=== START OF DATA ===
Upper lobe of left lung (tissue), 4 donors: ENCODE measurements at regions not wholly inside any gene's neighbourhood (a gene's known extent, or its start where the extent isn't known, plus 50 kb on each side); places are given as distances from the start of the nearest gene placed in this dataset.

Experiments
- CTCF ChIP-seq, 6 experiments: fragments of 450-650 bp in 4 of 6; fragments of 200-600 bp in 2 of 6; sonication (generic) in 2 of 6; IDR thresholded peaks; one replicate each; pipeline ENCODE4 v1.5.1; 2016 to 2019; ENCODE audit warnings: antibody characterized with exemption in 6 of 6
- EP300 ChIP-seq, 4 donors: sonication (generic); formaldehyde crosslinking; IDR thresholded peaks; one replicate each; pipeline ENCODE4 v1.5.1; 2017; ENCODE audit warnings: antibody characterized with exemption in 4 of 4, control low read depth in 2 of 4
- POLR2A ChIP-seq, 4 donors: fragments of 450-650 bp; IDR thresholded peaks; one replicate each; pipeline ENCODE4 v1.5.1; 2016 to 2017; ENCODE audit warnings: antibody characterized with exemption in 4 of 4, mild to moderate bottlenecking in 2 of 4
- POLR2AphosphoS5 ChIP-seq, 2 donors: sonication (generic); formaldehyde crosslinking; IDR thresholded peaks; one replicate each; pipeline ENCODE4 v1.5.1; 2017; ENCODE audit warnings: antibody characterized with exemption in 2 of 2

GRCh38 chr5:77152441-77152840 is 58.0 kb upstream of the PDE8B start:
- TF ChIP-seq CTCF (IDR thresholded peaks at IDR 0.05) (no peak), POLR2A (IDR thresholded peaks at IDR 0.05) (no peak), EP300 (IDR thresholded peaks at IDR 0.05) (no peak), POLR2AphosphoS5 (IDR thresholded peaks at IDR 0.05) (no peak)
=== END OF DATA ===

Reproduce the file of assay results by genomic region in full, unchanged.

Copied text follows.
Upper lobe of left lung (tissue), 4 donors: ENCODE measurements at regions not wholly inside any gene's neighbourhood (a gene's known extent, or its start where the extent isn't known, plus 50 kb on each side); places are given as distances from the start of the nearest gene placed in this dataset.

Experiments
- CTCF ChIP-seq, 6 experiments: fragments of 450-650 bp in 4 of 6; fragments of 200-600 bp in 2 of 6; sonication (generic) in 2 of 6; IDR thresholded peaks; one replicate each; pipeline ENCODE4 v1.5.1; 2016 to 2019; ENCODE audit warnings: antibody characterized with exemption in 6 of 6
- EP300 ChIP-seq, 4 donors: sonication (generic); formaldehyde crosslinking; IDR thresholded peaks; one replicate each; pipeline ENCODE4 v1.5.1; 2017; ENCODE audit warnings: antibody characterized with exemption in 4 of 4, control low read depth in 2 of 4
- POLR2A ChIP-seq, 4 donors: fragments of 450-650 bp; IDR thresholded peaks; one replicate each; pipeline ENCODE4 v1.5.1; 2016 to 2017; ENCODE audit warnings: antibody characterized with exemption in 4 of 4, mild to moderate bottlenecking in 2 of 4
- POLR2AphosphoS5 ChIP-seq, 2 donors: sonication (generic); formaldehyde crosslinking; IDR thresholded peaks; one replicate each; pipeline ENCODE4 v1.5.1; 2017; ENCODE audit warnings: antibody characterized with exemption in 2 of 2

GRCh38 chr5:77152441-77152840 is 58.0 kb upstream of the PDE8B start:
- TF ChIP-seq CTCF (IDR thresholded peaks at IDR 0.05) (no peak), POLR2A (IDR thresholded peaks at IDR 0.05) (no peak), EP300 (IDR thresholded peaks at IDR 0.05) (no peak), POLR2AphosphoS5 (IDR thresholded peaks at IDR 0.05) (no peak)